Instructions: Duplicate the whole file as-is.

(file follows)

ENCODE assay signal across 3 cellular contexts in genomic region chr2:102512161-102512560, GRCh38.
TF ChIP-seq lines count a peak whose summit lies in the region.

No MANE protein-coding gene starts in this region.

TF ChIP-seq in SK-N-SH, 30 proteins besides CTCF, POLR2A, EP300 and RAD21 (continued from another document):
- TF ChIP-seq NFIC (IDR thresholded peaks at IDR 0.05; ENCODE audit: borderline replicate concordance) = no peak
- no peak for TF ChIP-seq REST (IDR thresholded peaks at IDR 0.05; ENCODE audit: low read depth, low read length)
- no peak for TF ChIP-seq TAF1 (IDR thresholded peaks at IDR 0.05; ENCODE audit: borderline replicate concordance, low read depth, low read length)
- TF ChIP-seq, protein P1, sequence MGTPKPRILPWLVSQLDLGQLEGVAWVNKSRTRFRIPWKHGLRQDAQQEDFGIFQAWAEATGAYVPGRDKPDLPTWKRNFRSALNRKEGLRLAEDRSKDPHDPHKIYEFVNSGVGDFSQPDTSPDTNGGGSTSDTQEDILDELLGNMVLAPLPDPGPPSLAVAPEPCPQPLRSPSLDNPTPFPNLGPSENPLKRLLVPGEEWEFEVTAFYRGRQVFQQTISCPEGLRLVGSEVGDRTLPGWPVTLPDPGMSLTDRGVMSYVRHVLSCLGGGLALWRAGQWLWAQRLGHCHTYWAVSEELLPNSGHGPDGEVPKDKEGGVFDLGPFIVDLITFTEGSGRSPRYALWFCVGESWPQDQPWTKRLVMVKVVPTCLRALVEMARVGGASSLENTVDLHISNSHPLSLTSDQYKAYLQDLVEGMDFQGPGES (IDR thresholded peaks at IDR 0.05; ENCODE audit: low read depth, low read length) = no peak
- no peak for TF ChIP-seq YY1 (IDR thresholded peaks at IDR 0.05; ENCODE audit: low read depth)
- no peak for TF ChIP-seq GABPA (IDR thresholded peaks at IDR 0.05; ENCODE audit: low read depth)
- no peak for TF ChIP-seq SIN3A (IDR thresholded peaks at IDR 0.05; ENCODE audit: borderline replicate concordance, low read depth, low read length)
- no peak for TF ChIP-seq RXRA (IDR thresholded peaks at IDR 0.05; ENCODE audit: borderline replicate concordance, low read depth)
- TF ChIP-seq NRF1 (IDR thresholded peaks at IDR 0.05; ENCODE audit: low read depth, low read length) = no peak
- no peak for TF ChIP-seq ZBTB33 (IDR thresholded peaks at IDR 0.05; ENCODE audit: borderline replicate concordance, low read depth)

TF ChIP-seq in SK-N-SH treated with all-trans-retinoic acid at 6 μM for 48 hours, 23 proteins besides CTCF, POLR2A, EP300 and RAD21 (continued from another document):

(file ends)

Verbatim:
ENCODE assay signal across 3 cellular contexts in genomic region chr2:102512161-102512560, GRCh38.
TF ChIP-seq lines count a peak whose summit lies in the region.

No MANE protein-coding gene starts in this region.

TF ChIP-seq in SK-N-SH, 30 proteins besides CTCF, POLR2A, EP300 and RAD21 (continued from another document):
- TF ChIP-seq NFIC (IDR thresholded peaks at IDR 0.05; ENCODE audit: borderline replicate concordance) = no peak
- no peak for TF ChIP-seq REST (IDR thresholded peaks at IDR 0.05; ENCODE audit: low read depth, low read length)
- no peak for TF ChIP-seq TAF1 (IDR thresholded peaks at IDR 0.05; ENCODE audit: borderline replicate concordance, low read depth, low read length)
- TF ChIP-seq, protein P1, sequence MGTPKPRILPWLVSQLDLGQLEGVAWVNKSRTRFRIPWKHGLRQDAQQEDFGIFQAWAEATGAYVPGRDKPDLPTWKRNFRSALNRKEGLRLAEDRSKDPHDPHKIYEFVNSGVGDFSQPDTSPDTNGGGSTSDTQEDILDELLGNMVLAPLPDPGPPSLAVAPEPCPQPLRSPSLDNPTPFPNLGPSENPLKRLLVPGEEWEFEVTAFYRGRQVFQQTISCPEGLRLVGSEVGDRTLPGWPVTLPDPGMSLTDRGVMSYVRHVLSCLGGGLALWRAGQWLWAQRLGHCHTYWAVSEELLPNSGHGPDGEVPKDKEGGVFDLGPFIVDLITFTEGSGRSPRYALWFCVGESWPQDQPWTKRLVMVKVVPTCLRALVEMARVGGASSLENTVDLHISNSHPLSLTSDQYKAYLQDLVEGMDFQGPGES (IDR thresholded peaks at IDR 0.05; ENCODE audit: low read depth, low read length) = no peak
- no peak for TF ChIP-seq YY1 (IDR thresholded peaks at IDR 0.05; ENCODE audit: low read depth)
- no peak for TF ChIP-seq GABPA (IDR thresholded peaks at IDR 0.05; ENCODE audit: low read depth)
- no peak for TF ChIP-seq SIN3A (IDR thresholded peaks at IDR 0.05; ENCODE audit: borderline replicate concordance, low read depth, low read length)
- no peak for TF ChIP-seq RXRA (IDR thresholded peaks at IDR 0.05; ENCODE audit: borderline replicate concordance, low read depth)
- TF ChIP-seq NRF1 (IDR thresholded peaks at IDR 0.05; ENCODE audit: low read depth, low read length) = no peak
- no peak for TF ChIP-seq ZBTB33 (IDR thresholded peaks at IDR 0.05; ENCODE audit: borderline replicate concordance, low read depth)

TF ChIP-seq in SK-N-SH treated with all-trans-retinoic acid at 6 μM for 48 hours, 23 proteins besides CTCF, POLR2A, EP300 and RAD21 (continued from another document):